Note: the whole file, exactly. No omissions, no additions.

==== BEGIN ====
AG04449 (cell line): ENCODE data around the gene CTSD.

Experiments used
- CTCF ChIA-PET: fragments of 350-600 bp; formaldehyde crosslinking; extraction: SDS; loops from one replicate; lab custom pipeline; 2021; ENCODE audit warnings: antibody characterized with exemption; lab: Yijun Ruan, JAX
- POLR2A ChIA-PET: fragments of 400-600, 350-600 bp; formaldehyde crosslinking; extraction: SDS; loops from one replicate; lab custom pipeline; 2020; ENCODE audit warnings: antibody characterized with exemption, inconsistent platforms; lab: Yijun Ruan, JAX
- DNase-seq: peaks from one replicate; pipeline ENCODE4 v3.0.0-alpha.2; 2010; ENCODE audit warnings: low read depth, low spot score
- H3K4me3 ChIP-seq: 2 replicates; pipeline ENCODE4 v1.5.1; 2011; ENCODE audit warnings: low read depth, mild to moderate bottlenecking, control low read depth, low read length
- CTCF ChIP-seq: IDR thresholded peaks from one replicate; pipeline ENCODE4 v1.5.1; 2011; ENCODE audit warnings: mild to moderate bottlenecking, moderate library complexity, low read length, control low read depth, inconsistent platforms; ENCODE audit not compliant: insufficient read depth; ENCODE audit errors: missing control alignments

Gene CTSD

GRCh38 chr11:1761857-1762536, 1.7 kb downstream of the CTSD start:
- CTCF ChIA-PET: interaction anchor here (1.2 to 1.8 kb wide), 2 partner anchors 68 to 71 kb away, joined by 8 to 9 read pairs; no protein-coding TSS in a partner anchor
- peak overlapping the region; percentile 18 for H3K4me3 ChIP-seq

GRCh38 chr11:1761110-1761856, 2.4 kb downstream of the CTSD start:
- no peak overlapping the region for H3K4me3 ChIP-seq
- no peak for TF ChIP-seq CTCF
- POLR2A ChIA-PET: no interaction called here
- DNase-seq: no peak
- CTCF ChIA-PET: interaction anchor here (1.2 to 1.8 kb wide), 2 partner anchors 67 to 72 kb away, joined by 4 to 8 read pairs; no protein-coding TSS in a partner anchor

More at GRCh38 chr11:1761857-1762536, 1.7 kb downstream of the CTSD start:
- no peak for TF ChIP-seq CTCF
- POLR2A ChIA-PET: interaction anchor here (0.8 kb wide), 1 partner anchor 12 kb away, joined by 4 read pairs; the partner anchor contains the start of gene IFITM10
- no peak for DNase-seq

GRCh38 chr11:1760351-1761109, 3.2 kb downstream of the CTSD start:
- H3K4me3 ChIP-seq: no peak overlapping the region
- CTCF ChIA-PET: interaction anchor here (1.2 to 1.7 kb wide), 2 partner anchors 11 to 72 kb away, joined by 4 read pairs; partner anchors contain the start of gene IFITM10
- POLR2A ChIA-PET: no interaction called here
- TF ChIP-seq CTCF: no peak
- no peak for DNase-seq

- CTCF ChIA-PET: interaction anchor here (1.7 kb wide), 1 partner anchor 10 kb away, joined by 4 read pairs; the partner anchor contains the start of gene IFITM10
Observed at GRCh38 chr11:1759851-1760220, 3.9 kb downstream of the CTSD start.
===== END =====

AG04449 (cell line): ENCODE data around the gene CTSD.

Experiments used
- CTCF ChIA-PET: fragments of 350-600 bp; formaldehyde crosslinking; extraction: SDS; loops from one replicate; lab custom pipeline; 2021; ENCODE audit warnings: antibody characterized with exemption; lab: Yijun Ruan, JAX
- POLR2A ChIA-PET: fragments of 400-600, 350-600 bp; formaldehyde crosslinking; extraction: SDS; loops from one replicate; lab custom pipeline; 2020; ENCODE audit warnings: antibody characterized with exemption, inconsistent platforms; lab: Yijun Ruan, JAX
- DNase-seq: peaks from one replicate; pipeline ENCODE4 v3.0.0-alpha.2; 2010; ENCODE audit warnings: low read depth, low spot score
- H3K4me3 ChIP-seq: 2 replicates; pipeline ENCODE4 v1.5.1; 2011; ENCODE audit warnings: low read depth, mild to moderate bottlenecking, control low read depth, low read length
- CTCF ChIP-seq: IDR thresholded peaks from one replicate; pipeline ENCODE4 v1.5.1; 2011; ENCODE audit warnings: mild to moderate bottlenecking, moderate library complexity, low read length, control low read depth, inconsistent platforms; ENCODE audit not compliant: insufficient read depth; ENCODE audit errors: missing control alignments

Gene CTSD

GRCh38 chr11:1761857-1762536, 1.7 kb downstream of the CTSD start:
- CTCF ChIA-PET: interaction anchor here (1.2 to 1.8 kb wide), 2 partner anchors 68 to 71 kb away, joined by 8 to 9 read pairs; no protein-coding TSS in a partner anchor
- peak overlapping the region; percentile 18 for H3K4me3 ChIP-seq

GRCh38 chr11:1761110-1761856, 2.4 kb downstream of the CTSD start:
- no peak overlapping the region for H3K4me3 ChIP-seq
- no peak for TF ChIP-seq CTCF
- POLR2A ChIA-PET: no interaction called here
- DNase-seq: no peak
- CTCF ChIA-PET: interaction anchor here (1.2 to 1.8 kb wide), 2 partner anchors 67 to 72 kb away, joined by 4 to 8 read pairs; no protein-coding TSS in a partner anchor

More at GRCh38 chr11:1761857-1762536, 1.7 kb downstream of the CTSD start:
- no peak for TF ChIP-seq CTCF
- POLR2A ChIA-PET: interaction anchor here (0.8 kb wide), 1 partner anchor 12 kb away, joined by 4 read pairs; the partner anchor contains the start of gene IFITM10
- no peak for DNase-seq

GRCh38 chr11:1760351-1761109, 3.2 kb downstream of the CTSD start:
- H3K4me3 ChIP-seq: no peak overlapping the region
- CTCF ChIA-PET: interaction anchor here (1.2 to 1.7 kb wide), 2 partner anchors 11 to 72 kb away, joined by 4 read pairs; partner anchors contain the start of gene IFITM10
- POLR2A ChIA-PET: no interaction called here
- TF ChIP-seq CTCF: no peak
- no peak for DNase-seq

- CTCF ChIA-PET: interaction anchor here (1.7 kb wide), 1 partner anchor 10 kb away, joined by 4 read pairs; the partner anchor contains the start of gene IFITM10
Observed at GRCh38 chr11:1759851-1760220, 3.9 kb downstream of the CTSD start.